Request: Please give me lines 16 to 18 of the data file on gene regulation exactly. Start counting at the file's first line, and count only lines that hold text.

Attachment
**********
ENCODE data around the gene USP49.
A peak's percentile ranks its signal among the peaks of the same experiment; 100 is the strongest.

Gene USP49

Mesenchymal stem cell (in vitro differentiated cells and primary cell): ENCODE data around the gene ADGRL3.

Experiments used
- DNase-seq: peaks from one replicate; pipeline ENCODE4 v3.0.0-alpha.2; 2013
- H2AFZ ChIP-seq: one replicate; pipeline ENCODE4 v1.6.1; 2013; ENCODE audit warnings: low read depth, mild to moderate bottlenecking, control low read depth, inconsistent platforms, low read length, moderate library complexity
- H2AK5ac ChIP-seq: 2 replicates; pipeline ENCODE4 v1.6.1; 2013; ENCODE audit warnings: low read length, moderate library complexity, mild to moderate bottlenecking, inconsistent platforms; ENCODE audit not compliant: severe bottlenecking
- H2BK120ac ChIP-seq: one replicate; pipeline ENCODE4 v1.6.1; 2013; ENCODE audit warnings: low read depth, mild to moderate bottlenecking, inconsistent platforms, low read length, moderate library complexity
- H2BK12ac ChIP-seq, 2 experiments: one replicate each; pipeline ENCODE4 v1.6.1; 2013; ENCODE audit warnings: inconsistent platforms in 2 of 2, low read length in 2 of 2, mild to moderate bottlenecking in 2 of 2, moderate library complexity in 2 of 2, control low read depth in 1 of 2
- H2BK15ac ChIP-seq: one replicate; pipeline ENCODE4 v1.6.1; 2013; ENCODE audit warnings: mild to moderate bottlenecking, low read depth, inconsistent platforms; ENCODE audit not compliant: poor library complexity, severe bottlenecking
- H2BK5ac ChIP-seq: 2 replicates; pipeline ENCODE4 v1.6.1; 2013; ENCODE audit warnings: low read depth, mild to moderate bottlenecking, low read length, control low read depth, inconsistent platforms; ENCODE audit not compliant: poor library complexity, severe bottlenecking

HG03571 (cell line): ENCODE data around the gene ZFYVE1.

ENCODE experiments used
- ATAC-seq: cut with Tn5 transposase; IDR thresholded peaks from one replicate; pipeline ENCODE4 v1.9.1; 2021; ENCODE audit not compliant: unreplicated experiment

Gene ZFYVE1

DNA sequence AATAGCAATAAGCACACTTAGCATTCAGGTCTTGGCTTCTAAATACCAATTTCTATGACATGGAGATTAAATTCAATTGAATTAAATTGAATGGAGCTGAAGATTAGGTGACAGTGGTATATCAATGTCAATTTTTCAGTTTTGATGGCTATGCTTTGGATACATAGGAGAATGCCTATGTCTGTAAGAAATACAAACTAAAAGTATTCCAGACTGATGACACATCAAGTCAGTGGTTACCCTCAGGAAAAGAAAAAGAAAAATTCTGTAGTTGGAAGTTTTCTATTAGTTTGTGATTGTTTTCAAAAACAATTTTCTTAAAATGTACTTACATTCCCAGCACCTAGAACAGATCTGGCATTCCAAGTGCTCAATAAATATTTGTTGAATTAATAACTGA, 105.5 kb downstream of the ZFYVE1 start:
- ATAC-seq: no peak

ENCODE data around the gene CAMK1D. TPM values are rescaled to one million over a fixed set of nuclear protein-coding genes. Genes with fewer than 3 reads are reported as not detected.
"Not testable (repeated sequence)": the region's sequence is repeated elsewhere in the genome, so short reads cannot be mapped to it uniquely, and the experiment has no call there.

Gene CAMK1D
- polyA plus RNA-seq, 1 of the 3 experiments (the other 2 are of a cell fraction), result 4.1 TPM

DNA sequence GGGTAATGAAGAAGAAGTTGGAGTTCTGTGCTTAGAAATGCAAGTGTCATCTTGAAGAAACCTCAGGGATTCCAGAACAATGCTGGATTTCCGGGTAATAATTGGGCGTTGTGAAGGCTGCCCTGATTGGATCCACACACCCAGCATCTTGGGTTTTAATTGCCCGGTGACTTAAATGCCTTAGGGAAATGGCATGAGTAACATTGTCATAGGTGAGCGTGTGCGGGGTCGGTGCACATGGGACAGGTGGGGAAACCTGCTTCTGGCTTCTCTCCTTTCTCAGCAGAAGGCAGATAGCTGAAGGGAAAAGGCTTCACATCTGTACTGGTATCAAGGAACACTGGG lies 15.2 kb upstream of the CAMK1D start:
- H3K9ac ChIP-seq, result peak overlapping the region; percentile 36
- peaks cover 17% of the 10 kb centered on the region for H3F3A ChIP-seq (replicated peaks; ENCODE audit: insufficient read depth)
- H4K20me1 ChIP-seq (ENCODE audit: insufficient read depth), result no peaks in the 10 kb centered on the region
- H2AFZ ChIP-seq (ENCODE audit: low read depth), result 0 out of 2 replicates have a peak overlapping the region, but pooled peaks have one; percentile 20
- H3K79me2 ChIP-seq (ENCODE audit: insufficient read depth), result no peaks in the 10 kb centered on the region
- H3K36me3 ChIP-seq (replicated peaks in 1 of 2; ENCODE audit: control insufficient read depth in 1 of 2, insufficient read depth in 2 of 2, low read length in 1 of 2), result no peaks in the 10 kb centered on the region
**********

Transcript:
Gene ZFYVE1

DNA sequence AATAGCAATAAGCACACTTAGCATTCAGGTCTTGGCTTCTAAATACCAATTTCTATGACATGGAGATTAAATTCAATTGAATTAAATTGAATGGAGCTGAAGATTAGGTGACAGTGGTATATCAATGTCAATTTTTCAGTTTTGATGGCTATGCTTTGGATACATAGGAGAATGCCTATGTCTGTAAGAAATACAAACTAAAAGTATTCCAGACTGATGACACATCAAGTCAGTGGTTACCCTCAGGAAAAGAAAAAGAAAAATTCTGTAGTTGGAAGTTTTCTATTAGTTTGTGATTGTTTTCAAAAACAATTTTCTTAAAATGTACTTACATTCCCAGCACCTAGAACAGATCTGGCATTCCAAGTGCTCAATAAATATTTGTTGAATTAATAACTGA, 105.5 kb downstream of the ZFYVE1 start:
- ATAC-seq: no peak